Powers described Round Lake as “more than just a camp.” During the peak camping season most years, which he said occurs between June 1 and Aug. 1, Round Lake serves about 2,000 kids a summer, in 42 different camp sessions over the eight-week period. COVID-19 has impacted operations this year, Powers said, but 129 partner churches “have kept us afloat.”
(Read the entire article at the Times-Gazette website.)
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Bob Russell, the retired senior minister of Southeast Christian Church in Louisville, Kentucky, announced via Facebook late last week that he had tested positive for COVID-19. Russell wrote, “[F]or a few days, I had a low-grade fever and bad cough, but no severe symptoms. . . . Today, other than a persistent cough, I feel almost normal.” Several Louisville news stations reported on Russell’s diagnosis, including WAVE and WDRB.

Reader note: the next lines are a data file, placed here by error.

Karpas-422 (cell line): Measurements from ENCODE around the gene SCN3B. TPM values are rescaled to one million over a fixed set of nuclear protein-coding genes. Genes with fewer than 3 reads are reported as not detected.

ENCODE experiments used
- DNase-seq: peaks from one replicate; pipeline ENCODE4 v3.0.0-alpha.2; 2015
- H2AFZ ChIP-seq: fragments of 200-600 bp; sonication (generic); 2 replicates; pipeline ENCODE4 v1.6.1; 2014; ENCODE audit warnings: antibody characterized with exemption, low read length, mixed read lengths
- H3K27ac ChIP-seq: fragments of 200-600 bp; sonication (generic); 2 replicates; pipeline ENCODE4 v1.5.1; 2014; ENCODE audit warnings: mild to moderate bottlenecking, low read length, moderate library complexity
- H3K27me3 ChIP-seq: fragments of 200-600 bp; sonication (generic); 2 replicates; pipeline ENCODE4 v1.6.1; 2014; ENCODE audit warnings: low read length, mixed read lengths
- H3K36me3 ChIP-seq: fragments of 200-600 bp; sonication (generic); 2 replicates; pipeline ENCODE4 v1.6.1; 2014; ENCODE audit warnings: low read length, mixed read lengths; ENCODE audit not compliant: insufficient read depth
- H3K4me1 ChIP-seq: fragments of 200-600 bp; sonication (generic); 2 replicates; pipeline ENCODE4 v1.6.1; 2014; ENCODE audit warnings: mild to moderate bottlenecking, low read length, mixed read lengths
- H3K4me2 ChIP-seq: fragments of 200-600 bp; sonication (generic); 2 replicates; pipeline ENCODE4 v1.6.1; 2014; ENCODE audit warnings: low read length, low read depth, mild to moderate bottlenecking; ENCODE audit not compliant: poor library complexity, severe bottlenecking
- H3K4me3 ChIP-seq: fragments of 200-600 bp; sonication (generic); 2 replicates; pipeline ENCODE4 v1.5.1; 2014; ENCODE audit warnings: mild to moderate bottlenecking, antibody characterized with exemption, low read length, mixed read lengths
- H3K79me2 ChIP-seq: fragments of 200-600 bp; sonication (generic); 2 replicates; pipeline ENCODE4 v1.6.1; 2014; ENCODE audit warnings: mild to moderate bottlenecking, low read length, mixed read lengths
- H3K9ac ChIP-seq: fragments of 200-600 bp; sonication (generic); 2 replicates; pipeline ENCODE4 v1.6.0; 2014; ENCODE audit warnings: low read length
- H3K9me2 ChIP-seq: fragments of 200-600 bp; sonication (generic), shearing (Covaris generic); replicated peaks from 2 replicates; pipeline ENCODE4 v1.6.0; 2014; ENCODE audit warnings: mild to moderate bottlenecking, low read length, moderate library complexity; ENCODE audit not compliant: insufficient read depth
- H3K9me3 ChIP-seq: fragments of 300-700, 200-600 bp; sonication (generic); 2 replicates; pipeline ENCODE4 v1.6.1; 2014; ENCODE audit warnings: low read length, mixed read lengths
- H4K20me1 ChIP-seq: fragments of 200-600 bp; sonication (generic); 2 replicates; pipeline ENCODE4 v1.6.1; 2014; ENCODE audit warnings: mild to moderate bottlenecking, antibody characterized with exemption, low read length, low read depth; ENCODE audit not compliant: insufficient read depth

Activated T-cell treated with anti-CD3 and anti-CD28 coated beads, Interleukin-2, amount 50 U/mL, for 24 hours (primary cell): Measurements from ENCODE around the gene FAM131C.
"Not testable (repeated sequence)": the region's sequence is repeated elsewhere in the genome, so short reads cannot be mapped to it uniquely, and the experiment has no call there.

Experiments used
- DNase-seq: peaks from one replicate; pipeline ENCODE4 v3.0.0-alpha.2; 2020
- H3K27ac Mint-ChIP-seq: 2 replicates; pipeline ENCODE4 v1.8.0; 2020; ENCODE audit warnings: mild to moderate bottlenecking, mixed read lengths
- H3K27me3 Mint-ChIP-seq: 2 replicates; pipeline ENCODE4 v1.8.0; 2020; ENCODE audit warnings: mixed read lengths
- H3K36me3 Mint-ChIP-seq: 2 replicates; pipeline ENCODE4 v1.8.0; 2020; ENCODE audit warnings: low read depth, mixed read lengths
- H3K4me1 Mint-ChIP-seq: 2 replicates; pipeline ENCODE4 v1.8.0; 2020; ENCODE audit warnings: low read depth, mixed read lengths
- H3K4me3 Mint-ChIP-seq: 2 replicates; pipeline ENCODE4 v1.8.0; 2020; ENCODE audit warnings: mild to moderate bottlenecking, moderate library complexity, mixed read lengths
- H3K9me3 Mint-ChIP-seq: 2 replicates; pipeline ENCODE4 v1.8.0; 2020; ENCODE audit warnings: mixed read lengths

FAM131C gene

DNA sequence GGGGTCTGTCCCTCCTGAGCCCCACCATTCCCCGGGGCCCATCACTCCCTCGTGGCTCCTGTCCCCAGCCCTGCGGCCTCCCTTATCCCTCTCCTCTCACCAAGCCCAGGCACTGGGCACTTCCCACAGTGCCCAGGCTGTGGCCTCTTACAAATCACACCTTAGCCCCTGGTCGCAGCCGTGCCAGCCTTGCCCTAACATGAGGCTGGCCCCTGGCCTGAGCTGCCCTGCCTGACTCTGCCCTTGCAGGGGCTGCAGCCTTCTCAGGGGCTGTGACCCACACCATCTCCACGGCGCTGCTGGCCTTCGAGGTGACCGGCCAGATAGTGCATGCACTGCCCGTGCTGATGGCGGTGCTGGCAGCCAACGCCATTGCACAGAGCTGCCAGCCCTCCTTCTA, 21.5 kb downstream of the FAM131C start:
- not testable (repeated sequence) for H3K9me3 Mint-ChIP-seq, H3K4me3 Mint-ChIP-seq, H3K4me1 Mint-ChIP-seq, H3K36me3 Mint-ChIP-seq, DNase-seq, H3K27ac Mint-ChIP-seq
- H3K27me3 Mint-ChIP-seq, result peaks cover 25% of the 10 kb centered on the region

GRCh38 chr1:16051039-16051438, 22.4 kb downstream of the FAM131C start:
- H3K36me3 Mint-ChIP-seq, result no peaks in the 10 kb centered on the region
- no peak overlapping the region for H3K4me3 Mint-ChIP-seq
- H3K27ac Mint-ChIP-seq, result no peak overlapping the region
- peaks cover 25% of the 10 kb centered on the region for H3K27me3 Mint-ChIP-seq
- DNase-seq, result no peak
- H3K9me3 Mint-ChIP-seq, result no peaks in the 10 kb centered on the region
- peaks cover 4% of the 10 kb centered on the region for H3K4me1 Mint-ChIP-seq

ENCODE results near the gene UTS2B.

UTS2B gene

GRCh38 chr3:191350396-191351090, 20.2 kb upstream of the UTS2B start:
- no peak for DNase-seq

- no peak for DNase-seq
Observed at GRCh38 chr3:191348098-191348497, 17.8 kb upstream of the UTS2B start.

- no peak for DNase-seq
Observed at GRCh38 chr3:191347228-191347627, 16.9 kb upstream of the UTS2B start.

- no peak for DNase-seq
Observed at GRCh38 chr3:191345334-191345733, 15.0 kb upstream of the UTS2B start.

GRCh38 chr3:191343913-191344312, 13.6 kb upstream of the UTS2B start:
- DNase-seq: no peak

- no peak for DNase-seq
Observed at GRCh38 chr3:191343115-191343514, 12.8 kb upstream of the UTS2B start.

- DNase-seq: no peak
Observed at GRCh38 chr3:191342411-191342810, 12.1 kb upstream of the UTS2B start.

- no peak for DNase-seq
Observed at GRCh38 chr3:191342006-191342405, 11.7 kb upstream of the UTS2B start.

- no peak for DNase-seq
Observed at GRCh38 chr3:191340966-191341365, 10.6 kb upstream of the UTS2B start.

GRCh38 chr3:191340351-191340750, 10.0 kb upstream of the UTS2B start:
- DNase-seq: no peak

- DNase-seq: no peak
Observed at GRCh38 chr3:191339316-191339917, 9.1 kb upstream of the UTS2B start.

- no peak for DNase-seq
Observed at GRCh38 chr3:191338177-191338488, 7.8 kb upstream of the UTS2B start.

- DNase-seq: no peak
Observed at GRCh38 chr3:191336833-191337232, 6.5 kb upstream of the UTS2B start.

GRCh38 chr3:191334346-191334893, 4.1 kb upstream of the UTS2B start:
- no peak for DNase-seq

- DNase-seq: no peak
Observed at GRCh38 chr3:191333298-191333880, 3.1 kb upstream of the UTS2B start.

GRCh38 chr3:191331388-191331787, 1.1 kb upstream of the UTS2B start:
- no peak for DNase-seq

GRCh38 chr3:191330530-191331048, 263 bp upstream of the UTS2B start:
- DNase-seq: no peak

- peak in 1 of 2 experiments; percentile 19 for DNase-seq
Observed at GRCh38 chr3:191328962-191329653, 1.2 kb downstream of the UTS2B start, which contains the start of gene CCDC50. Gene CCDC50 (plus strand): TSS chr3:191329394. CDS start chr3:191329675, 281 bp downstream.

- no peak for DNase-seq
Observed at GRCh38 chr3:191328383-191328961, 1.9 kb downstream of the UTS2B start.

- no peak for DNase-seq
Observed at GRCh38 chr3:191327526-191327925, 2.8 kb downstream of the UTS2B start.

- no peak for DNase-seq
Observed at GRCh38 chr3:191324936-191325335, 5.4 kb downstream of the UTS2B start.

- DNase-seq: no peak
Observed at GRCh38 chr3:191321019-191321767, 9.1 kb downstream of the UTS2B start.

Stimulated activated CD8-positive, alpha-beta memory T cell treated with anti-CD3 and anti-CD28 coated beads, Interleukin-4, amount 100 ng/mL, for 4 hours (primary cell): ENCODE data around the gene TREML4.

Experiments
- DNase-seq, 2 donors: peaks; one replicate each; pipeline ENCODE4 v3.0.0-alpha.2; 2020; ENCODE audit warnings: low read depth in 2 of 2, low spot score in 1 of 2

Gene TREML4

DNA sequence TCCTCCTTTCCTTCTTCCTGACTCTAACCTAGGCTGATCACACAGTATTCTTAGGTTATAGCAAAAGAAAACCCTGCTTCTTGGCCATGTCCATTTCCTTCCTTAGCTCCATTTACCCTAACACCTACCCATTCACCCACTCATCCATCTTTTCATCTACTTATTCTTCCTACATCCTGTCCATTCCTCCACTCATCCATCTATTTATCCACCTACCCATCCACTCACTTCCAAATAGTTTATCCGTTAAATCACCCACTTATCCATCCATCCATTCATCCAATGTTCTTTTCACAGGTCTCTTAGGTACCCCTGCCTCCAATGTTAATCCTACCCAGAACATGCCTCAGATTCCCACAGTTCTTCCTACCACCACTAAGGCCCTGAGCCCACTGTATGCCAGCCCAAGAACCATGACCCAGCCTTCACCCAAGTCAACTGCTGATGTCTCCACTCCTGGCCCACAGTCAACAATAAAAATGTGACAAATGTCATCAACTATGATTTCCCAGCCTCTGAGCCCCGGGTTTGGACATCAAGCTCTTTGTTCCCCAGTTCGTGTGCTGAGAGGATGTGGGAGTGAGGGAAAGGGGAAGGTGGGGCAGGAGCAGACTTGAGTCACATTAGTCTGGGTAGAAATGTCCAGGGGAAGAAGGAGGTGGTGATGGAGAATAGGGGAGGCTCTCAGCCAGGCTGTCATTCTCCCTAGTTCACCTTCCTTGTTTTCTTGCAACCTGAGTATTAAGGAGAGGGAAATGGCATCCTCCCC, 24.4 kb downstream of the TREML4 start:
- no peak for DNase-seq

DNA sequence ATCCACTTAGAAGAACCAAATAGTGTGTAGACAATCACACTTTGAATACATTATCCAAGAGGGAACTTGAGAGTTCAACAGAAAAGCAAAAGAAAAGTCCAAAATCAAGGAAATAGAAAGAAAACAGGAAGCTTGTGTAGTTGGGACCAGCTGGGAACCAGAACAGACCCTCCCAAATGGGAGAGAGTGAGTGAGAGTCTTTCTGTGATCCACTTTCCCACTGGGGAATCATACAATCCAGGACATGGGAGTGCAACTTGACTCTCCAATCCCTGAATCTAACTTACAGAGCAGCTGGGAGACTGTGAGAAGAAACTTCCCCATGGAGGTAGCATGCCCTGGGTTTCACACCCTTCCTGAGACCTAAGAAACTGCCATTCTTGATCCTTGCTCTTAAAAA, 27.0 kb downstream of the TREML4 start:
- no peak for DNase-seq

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Northeast Christian Church, Rockford, Ill., opened its building last week to neighbors who were without power due to storms that rolled through the area. The church provided guests with free WiFi and charging stations in an air-conditioned space that also allowed for social distancing, according to WIFR.com.
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Renew.org will offer an online forum on “Disciple Making in a COVID-19 World” from 9 a.m. to 3 p.m. (CT) Aug. 29. The forum will feature Douglas Jacoby, Tom Brown, and David Young, among others. There is a fee. Register at https://renew.org.